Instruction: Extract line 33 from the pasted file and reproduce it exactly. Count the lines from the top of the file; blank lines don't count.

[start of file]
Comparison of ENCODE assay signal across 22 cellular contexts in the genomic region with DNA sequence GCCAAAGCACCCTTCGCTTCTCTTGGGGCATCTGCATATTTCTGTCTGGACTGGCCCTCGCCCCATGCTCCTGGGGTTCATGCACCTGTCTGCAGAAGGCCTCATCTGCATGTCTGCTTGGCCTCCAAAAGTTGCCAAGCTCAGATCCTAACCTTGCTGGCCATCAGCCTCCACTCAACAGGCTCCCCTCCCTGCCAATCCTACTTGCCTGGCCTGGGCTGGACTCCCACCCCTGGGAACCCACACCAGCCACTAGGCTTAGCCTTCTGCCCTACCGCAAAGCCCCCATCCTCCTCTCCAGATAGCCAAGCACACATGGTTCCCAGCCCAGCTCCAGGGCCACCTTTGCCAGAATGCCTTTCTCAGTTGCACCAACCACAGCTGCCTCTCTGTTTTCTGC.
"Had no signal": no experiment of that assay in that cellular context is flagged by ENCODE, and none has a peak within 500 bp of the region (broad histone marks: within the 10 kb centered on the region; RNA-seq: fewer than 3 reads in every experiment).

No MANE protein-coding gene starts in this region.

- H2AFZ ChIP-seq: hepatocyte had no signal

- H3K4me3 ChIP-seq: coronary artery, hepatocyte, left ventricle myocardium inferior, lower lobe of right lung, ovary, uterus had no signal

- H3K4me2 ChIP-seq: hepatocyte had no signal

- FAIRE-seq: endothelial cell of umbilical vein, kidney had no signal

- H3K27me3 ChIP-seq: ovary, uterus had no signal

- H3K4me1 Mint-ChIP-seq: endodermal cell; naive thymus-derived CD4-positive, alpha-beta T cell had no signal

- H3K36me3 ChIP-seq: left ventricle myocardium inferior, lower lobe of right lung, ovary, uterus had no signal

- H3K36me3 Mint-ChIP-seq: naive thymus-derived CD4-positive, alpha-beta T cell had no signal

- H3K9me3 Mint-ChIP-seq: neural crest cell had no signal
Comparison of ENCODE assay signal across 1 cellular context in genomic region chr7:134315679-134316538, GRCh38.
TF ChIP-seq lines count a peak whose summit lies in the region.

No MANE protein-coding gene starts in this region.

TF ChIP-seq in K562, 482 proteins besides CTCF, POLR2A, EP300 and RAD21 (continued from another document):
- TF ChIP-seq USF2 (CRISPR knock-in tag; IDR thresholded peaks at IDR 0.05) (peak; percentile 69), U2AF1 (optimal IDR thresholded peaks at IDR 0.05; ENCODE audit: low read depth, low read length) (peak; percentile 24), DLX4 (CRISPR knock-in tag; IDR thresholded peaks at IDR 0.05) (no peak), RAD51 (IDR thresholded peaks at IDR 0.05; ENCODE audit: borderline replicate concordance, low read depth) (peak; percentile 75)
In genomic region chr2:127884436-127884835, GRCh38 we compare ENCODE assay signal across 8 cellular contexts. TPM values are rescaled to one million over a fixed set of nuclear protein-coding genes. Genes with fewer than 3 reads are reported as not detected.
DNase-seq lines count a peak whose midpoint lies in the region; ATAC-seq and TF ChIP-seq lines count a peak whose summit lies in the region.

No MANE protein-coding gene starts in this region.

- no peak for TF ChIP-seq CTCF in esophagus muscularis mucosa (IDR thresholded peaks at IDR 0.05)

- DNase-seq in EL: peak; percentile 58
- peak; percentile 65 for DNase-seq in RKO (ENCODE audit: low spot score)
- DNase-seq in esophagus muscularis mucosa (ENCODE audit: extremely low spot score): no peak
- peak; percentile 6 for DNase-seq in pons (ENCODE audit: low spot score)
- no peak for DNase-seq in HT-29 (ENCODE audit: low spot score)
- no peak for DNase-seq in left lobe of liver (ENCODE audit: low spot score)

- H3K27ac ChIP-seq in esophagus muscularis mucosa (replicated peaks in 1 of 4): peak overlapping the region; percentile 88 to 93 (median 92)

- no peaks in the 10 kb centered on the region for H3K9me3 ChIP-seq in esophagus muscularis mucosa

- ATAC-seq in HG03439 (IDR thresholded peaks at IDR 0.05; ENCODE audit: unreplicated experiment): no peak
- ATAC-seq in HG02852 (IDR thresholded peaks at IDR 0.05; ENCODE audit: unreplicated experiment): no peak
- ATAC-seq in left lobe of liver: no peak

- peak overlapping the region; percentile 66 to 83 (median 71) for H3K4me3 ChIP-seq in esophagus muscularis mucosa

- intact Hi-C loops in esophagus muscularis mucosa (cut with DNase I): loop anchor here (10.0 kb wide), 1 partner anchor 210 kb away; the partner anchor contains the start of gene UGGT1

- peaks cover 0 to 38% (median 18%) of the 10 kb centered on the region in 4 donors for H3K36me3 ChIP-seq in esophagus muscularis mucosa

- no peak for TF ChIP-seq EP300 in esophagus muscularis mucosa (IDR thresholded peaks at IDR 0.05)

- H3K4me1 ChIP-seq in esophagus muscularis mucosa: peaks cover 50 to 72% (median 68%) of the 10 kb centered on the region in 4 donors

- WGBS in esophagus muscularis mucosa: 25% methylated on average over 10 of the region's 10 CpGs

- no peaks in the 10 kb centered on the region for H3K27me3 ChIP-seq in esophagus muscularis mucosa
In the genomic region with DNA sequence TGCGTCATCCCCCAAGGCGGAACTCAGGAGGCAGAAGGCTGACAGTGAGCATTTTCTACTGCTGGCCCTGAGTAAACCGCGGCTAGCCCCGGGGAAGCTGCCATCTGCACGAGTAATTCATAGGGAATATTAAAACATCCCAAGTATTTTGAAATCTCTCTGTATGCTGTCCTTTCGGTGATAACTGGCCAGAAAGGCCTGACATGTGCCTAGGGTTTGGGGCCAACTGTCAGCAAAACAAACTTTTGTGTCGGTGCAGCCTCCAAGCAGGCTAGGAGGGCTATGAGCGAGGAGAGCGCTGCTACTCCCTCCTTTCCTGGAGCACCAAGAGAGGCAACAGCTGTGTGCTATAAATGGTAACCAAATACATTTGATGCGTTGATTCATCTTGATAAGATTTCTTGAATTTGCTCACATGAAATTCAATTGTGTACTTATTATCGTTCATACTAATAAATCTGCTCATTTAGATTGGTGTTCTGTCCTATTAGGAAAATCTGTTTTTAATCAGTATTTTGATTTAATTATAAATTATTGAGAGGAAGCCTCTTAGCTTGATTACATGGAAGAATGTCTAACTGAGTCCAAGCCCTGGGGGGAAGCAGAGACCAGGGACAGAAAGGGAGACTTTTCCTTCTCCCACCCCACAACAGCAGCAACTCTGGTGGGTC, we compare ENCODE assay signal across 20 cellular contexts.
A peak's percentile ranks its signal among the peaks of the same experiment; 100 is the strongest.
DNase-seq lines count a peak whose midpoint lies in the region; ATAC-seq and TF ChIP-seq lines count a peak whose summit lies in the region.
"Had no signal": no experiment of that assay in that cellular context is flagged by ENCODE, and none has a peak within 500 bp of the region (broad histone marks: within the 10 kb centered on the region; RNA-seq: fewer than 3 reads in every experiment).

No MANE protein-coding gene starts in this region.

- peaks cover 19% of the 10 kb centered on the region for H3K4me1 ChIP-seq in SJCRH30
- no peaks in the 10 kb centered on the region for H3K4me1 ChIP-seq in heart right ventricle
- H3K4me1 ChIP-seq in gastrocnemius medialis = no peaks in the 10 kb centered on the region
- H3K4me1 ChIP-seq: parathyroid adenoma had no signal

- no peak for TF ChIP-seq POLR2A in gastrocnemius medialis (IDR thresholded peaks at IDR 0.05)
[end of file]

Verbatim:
- peak overlapping the region; percentile 66 to 83 (median 71) for H3K4me3 ChIP-seq in esophagus muscularis mucosa